This roundup includes the following news briefs:
It's official: On April 1, the Protecting Access to Medicare Act of 2014 was enacted, stipulating that HHS may not adopt the ICD-10-CM code sets for outpatient diagnostic coding before Oct. 1, 2015. In accordance with that statute, the agency has announced(www.cms.gov) it plans to release an interim final rule in the near future that will outline a new compliance date that requires use of the revised codes by all entities covered by the Health Insurance Portability and Accountability Act (HIPAA) beginning on that date. The rule will also require HIPAA-covered entities to continue to use ICD-9-CM through Sept. 30, 2015.
Given the delay, CMS has said it is canceling plans for end-to-end testing of physicians' software systems and workflow processes in preparation for the transition; that testing had been scheduled for July 21-25.
A recently published report(books.nap.edu) from the Institute of Medicine (IOM) and the National Research Council (NRC) states that as many as 3.8 million sports- and recreation-related concussions and other traumatic brain injuries are reported each year in the United States.
As a way to raise public awareness about this public health dilemma, the IOM and NRC have announced the launch of a "Play it Safe" video public service announcement contest(www.nationalacademies.org), inviting youth ages 13-22 to create a 30- to 60-second video based on one of the following three themes:
- How are you changing the culture of sports around concussions? What are you doing to overcome the "tough it out"/"playing hurt" mindset?
- What message do you have for your teammates, coaches and parents about concussions?
- How are your teammates and coaches working together to recognize the signs and symptoms of a concussion?
The winning entry in each of three school-age categories -- middle school, high school or post-high school up to age 22 -- will receive a $300 gift card. Entries will be accepted through May 30, and the winners will be announced on June 12.
According to a study(ajs.sagepub.com) published online April 16 in the American Journal of Sports Medicine, concussion rates among U.S. high-school students increased from 0.23 to 0.51 concussions per 1,000 athlete exposures between 2005 and 2012.
Researchers analyzed data from the High School RIO (Reporting Information Online)(www.nationwidechildrens.org) injury surveillance system, which contains observational data from a representative sample of 100 U.S. high schools that have at least one certified athletic trainer on staff.
According to the research team, however, the upward trend in reported concussions is most likely due to a heightened national awareness of concussions, particularly given the fact that the rates went up most steeply after the 2008-09 academic year, when states began passing legislation promoting education about concussions.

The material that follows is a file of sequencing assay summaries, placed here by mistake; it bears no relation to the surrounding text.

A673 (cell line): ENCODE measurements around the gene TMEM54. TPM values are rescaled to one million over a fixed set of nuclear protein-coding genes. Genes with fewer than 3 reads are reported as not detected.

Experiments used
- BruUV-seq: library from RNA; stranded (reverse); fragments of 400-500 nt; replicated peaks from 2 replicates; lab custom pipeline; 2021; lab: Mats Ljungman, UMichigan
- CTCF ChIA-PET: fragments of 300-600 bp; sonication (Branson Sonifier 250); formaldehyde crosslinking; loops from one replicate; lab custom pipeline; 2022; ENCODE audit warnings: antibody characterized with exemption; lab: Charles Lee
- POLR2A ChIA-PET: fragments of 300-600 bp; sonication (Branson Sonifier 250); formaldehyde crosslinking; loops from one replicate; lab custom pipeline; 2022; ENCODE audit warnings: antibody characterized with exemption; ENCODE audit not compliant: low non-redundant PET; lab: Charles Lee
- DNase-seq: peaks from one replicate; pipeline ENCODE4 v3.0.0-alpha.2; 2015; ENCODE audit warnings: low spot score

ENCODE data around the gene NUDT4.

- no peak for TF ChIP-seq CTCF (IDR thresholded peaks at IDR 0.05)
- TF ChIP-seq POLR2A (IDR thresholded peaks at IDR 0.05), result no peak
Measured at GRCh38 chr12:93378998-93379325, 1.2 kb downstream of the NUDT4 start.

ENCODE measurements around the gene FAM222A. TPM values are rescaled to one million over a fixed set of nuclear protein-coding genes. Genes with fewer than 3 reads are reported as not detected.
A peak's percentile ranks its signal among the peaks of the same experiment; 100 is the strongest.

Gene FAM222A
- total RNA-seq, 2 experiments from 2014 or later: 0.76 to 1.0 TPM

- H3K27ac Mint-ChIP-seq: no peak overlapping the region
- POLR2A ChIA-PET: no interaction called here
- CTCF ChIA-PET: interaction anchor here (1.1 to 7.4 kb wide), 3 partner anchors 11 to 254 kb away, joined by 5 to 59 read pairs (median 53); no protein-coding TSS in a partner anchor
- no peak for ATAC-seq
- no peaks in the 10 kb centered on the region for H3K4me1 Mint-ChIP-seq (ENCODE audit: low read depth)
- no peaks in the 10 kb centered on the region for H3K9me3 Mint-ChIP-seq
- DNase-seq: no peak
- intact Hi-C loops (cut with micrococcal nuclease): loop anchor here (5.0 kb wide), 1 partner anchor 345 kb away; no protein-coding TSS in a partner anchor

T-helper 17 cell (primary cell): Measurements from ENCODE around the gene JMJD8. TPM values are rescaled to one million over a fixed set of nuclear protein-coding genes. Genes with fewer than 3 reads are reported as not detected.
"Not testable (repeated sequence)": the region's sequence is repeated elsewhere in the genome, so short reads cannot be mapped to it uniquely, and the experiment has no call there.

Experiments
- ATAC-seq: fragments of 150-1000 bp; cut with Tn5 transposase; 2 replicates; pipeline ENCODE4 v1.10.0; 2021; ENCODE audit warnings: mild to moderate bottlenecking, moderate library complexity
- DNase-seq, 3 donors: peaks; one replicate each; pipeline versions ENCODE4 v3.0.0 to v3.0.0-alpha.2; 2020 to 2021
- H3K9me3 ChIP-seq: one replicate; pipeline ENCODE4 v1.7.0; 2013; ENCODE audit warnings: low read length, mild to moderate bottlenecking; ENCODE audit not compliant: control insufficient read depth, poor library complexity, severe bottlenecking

"Our theory is that more people are looking for concussions, and athletes, parents and coaches are being educated on the symptoms and importance of removal from participation, as well as treatment," said Joseph Rosenthal, clinical assistant professor of physical medicine and rehabilitation at Ohio State University and lead author of the study in a news release(news.osu.edu). "There is a greater emphasis on monitoring for injury."
Average annual growth in per capita personal health care spending among elderly Americans was just 4.1 percent between 2002 and 2010, which was the lowest rate seen among any of the age groups evaluated in a report from CMS recently published in Health Affairs(content.healthaffairs.org).
Yet despite the lower growth rate, per capita spending by the elderly in 2010 ($18,424) remained triple that for working adults ($6,125) and five times more than that for children ($3,628).
The statistics were calculated using National Health Expenditure Accounts data, an annual measure of health care spending in the United States, as well as data from other sources. The spending estimates include costs for hospital care, physician and clinical services, and prescription drugs, and also reflect spending by types of insurers paying for care, such as Medicare and Medicaid.
Although per capita spending for children grew more rapidly between 2002 and 2010 than did spending among the other groups, aggregate spending for children grew at the slowest rate (5.7 percent) of all the groups as this population segment declined.
Also, between 2008 and 2010, the largest difference in average spending growth between males and females was for the working-age group (19-64). During this period, the average annual growth in per capita spending was 4 percent for males and 2.6 percent for females, a difference that researchers posited could be attributed to a decline in the birth rate, among other factors. Spending among females ages 19-44 slowed as they spent relatively less on maternity care.